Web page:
Now that you have completed this chapter, let's review some of the new terms, concepts, and ideas that you have learned. You should have a thorough understanding of these principles before moving on to chapter 8.
A FIBER OPTIC RECEIVER is an electro-optic device that accepts optical signals from an optical fiber and converts them into electrical signals. A typical fiber optic receiver consists of an optical detector, a low-noise amplifier, and other circuitry used to produce the output electrical signal.
RECEIVER SPECTRAL RESPONSE, SENSITIVITY, Frequency response, and DYNAMIC RANGE are key receiver performance parameters that can affect overall system operation.
RECEIVER SENSITIVITY is the minimum amount of optical power required to achieve a specific receiver performance. For digital transmission at a given data rate and coding, this performance is described by a maximum bit-error rate (BER). In analog systems, for a given modulation and bandwidth, it is described by a minimum signal-to-noise ratio (SNR).
DYNAMIC RANGE refers to the range of optical power levels over which the receiver operates within the specified values. It usually is described by the ratio of the maximum input power to the sensitivity.
A TRANSDUCER is a device that converts input energy of one form into output energy of another.
An OPTICAL DETECTOR is a transducer that converts an optical signal into an electrical signal. It does this by generating an electrical current proportional to the intensity of incident optical radiation.
The semiconductor POSITIVE-INTRINSIC-NEGATIVE (PIN) PHOTODIODE and AVALANCHE PHOTODIODE (APD) are the principal optical detectors used in fiber optic systems.
A PHOTOCURRENT is generated when photons are absorbed by a photodiode.
RESPONSIVITY is the ratio of the optical detector's output photocurrent in amperes to the incident optical power in watts.
DARK CURRENT, or reverse-leakage current, is the current that continues to flow in the photodetector when there is no incident light.
The RESPONSE TIME of a photodiode and its output circuitry depends primarily on the thickness of the detector active area and the detector RC time constant.
The TRANSIT TIME is the time it takes electrons to travel out of the detector active area.
The RC TIME CONSTANT is defined by the capacitance (C) of the photodiode and the resistance (R) of the load. The RC time constant is given by tRC = RC.
A HIGH-SPEED RESPONSE requires short transit times and low capacitance. However, any change in photodiode parameters to optimize the transit time and capacitance can also affect quantum efficiency, dark current, and coupling efficiency.
Detector LINEARITY means that the output electrical current (photocurrent) of the photodiode is linearly proportional to the input optical power.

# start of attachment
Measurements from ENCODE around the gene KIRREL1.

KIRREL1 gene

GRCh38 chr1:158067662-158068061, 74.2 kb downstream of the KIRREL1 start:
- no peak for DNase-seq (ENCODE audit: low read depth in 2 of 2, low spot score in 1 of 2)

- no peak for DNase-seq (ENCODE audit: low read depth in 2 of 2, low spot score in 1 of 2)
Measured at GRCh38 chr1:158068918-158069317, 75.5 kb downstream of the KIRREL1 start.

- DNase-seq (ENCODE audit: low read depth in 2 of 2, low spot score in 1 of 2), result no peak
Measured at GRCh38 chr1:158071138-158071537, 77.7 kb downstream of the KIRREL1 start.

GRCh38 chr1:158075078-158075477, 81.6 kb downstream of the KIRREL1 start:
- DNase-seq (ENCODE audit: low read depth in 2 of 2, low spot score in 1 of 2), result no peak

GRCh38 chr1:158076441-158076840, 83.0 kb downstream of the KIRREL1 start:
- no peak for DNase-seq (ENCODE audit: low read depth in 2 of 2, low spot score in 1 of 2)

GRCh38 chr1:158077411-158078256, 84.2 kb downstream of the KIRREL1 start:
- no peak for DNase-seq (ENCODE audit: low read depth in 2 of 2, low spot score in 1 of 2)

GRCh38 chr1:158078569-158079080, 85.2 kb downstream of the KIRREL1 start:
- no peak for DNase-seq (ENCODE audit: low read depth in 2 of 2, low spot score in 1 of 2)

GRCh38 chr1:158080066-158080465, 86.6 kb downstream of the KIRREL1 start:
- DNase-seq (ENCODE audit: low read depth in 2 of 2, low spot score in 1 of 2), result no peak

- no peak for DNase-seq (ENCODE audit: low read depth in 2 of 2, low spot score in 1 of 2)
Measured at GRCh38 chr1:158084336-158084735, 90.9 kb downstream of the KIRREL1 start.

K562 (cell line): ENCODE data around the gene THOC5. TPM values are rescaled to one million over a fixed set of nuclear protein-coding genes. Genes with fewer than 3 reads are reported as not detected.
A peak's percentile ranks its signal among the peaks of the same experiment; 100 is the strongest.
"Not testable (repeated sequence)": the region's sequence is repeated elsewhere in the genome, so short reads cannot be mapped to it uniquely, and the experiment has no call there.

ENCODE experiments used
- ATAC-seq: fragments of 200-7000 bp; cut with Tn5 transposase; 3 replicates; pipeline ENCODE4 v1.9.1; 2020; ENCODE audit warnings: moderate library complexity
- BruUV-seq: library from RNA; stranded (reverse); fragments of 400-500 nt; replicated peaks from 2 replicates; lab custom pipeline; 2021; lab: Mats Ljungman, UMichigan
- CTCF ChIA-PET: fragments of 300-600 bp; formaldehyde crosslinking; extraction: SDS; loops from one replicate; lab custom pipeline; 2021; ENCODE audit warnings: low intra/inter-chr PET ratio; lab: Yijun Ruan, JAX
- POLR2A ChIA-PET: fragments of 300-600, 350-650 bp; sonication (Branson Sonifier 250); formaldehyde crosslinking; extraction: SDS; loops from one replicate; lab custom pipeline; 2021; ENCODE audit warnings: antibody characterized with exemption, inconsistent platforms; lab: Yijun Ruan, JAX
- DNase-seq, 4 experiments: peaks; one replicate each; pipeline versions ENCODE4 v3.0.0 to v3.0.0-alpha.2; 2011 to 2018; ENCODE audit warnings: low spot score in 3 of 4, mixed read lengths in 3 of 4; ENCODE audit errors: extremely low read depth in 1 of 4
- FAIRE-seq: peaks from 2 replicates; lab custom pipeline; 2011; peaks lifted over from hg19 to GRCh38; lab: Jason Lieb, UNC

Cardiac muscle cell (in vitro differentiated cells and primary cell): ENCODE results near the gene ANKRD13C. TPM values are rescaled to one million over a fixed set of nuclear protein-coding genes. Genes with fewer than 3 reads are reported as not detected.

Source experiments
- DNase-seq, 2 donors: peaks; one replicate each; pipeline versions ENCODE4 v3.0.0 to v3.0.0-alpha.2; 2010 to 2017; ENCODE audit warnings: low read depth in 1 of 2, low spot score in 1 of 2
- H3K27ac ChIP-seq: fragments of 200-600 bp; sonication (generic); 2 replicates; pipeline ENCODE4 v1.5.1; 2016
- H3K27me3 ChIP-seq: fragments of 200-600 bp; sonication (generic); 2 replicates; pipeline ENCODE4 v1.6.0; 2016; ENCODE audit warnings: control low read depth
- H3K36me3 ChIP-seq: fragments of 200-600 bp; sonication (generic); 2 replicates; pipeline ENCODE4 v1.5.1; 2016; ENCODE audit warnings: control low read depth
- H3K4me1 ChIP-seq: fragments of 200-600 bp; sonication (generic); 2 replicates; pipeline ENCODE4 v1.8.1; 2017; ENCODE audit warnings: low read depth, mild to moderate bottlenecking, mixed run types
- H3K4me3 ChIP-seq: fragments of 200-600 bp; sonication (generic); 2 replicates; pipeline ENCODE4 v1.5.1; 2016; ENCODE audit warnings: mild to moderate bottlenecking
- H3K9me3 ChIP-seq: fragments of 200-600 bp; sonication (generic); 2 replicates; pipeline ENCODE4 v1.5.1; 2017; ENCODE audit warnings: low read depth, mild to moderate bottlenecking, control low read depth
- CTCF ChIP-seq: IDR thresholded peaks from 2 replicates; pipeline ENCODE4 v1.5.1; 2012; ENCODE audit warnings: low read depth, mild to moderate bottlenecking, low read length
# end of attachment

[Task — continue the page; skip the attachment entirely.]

An AVALANCHE PHOTODIODE (APD) is a photodiode that internally amplifies the photocurrent by an avalanche process.
In APDs, a large REVERSE-BIAS VOLTAGE, typically over 100 volts, is applied across the active region.
AVALANCHE MULTIPLICATION occurs when accelerated electrons collide with other electrons in the semiconductor material, causing a fraction of them to become part of the photocurrent.
TRADE-OFFS are made in APD design to optimize responsivity and gain, dark current, response time, and linearity.
The RESPONSE TIME of APDs accounts for the avalanche build-up time in addition to transit time and RC time constant.
The PREAMPLIFIER is defined as the first stage of amplification following the optical detector.
The POSTAMPLIFIER is defined as the remaining stages of amplification required to raise the detectors electrical signal to a level suitable for further signal processing.
RECEIVER SENSITIVITY, BANDWIDTH, and DYNAMIC RANGE are key operational parameters used to define receiver performance.
NOISE is the main factor that determines receiver sensitivity.
RECEIVER NOISE includes thermal noise, dark current noise, and quantum noise.
THERMAL NOISE is the noise resulting from the random motion of electrons in a conducting medium.
SHOT NOISE is noise caused by current fluctuations due to the discrete nature of charge carriers.
DARK CURRENT NOISE results from dark current that continues to flow in the photodiode when there is no incident light.
QUANTUM NOISE results from the random generation of electrons by the incident optical radiation.
The HIGH-IMPEDANCE AMPLIFIER and the <emphasis type="b.GIF">TRANSIMPEDANCE AMPLIFIER</emphasis> are the two basic types of amplifiers used in fiber optic receivers.
The HIGH-IMPEDANCE PREAMPLIFIER provides a high sensitivity, but limits receiver bandwidth and dynamic range.
The TRANSIMPEDANCE PREAMPLIFIER provides improvements in bandwidth and dynamic range with some degradation in sensitivity from an increase in noise.
PIN PHOTODIODES are used as the detector in most applications.
AVALANCHE PHOTODIODES are only used in high-speed applications and applications where detectors with extremely low sensitivities are required.